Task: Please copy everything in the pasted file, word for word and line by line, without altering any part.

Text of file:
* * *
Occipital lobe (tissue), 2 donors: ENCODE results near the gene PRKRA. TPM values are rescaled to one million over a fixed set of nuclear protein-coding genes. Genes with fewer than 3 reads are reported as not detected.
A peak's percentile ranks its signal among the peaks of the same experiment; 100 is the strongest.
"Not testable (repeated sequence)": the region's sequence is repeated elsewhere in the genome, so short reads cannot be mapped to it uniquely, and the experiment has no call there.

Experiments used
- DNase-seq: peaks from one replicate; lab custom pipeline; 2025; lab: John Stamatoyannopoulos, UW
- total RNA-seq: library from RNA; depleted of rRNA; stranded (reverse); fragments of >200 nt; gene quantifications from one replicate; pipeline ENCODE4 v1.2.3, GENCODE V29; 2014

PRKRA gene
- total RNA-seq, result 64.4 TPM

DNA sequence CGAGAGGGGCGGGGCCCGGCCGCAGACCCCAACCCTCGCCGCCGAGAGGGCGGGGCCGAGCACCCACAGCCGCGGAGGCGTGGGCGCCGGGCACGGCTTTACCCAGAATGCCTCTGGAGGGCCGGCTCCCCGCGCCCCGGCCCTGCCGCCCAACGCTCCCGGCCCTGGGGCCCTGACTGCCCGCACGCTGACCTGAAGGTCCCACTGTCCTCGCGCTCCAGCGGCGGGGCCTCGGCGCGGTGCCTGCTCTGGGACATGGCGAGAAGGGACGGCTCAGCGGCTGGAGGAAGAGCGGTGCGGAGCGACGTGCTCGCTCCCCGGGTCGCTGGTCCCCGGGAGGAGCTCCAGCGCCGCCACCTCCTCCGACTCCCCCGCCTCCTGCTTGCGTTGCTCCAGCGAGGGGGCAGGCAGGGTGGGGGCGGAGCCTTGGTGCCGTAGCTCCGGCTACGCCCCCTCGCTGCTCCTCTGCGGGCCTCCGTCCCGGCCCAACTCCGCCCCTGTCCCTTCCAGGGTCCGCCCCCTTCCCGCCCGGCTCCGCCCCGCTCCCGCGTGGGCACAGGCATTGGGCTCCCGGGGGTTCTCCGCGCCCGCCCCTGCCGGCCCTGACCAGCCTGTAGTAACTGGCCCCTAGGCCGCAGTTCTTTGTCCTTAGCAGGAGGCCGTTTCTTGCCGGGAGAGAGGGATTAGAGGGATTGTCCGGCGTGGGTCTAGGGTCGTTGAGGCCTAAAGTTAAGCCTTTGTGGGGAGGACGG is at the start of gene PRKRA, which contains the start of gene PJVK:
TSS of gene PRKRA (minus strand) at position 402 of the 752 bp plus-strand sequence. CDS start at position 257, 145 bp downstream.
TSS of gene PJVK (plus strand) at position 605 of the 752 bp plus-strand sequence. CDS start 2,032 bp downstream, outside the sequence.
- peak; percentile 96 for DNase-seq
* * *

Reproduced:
Occipital lobe (tissue), 2 donors: ENCODE results near the gene PRKRA. TPM values are rescaled to one million over a fixed set of nuclear protein-coding genes. Genes with fewer than 3 reads are reported as not detected.
A peak's percentile ranks its signal among the peaks of the same experiment; 100 is the strongest.
"Not testable (repeated sequence)": the region's sequence is repeated elsewhere in the genome, so short reads cannot be mapped to it uniquely, and the experiment has no call there.

Experiments used
- DNase-seq: peaks from one replicate; lab custom pipeline; 2025; lab: John Stamatoyannopoulos, UW
- total RNA-seq: library from RNA; depleted of rRNA; stranded (reverse); fragments of >200 nt; gene quantifications from one replicate; pipeline ENCODE4 v1.2.3, GENCODE V29; 2014

PRKRA gene
- total RNA-seq, result 64.4 TPM

DNA sequence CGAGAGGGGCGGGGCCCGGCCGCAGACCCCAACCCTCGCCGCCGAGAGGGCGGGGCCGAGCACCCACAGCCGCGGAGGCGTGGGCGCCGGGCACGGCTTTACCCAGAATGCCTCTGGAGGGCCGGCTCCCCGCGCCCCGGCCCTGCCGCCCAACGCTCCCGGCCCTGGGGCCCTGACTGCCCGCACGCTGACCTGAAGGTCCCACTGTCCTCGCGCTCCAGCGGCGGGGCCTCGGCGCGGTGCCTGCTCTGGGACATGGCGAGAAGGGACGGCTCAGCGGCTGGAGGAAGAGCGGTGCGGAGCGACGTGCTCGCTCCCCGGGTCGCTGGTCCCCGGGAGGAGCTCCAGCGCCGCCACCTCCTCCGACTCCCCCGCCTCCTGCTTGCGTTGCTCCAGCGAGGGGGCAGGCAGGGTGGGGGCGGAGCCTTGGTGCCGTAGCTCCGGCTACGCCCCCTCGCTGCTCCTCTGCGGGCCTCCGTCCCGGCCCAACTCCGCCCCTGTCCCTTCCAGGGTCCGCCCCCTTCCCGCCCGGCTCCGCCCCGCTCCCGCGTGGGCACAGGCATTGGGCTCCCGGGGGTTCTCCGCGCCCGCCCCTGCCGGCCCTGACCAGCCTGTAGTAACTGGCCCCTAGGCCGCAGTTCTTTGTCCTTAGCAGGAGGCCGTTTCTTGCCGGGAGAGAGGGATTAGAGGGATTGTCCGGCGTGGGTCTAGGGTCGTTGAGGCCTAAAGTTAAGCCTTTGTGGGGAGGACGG is at the start of gene PRKRA, which contains the start of gene PJVK:
TSS of gene PRKRA (minus strand) at position 402 of the 752 bp plus-strand sequence. CDS start at position 257, 145 bp downstream.
TSS of gene PJVK (plus strand) at position 605 of the 752 bp plus-strand sequence. CDS start 2,032 bp downstream, outside the sequence.
- peak; percentile 96 for DNase-seq